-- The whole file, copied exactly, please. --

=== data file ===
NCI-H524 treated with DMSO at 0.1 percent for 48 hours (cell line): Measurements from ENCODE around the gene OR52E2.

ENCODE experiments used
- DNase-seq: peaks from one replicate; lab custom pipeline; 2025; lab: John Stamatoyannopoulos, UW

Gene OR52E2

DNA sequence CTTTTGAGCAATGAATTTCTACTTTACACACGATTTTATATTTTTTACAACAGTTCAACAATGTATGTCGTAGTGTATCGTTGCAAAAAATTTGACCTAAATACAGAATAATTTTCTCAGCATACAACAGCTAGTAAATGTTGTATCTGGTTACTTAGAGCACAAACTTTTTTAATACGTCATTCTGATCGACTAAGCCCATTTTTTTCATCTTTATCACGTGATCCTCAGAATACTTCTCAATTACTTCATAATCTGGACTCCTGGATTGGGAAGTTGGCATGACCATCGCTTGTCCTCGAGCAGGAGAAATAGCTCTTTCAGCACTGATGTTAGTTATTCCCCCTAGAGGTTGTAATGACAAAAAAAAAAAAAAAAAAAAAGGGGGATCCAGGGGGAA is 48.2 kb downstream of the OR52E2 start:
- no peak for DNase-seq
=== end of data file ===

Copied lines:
NCI-H524 treated with DMSO at 0.1 percent for 48 hours (cell line): Measurements from ENCODE around the gene OR52E2.

ENCODE experiments used
- DNase-seq: peaks from one replicate; lab custom pipeline; 2025; lab: John Stamatoyannopoulos, UW

Gene OR52E2

DNA sequence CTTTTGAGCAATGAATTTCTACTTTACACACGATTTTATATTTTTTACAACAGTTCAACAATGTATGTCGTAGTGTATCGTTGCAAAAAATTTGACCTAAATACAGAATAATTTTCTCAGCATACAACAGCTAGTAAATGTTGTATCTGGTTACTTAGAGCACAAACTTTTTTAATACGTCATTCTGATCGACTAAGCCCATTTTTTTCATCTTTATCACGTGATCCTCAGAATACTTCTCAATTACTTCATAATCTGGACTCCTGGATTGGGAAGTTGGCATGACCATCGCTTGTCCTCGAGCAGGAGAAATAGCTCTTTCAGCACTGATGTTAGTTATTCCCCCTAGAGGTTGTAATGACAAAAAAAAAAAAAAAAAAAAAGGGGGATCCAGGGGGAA is 48.2 kb downstream of the OR52E2 start:
- no peak for DNase-seq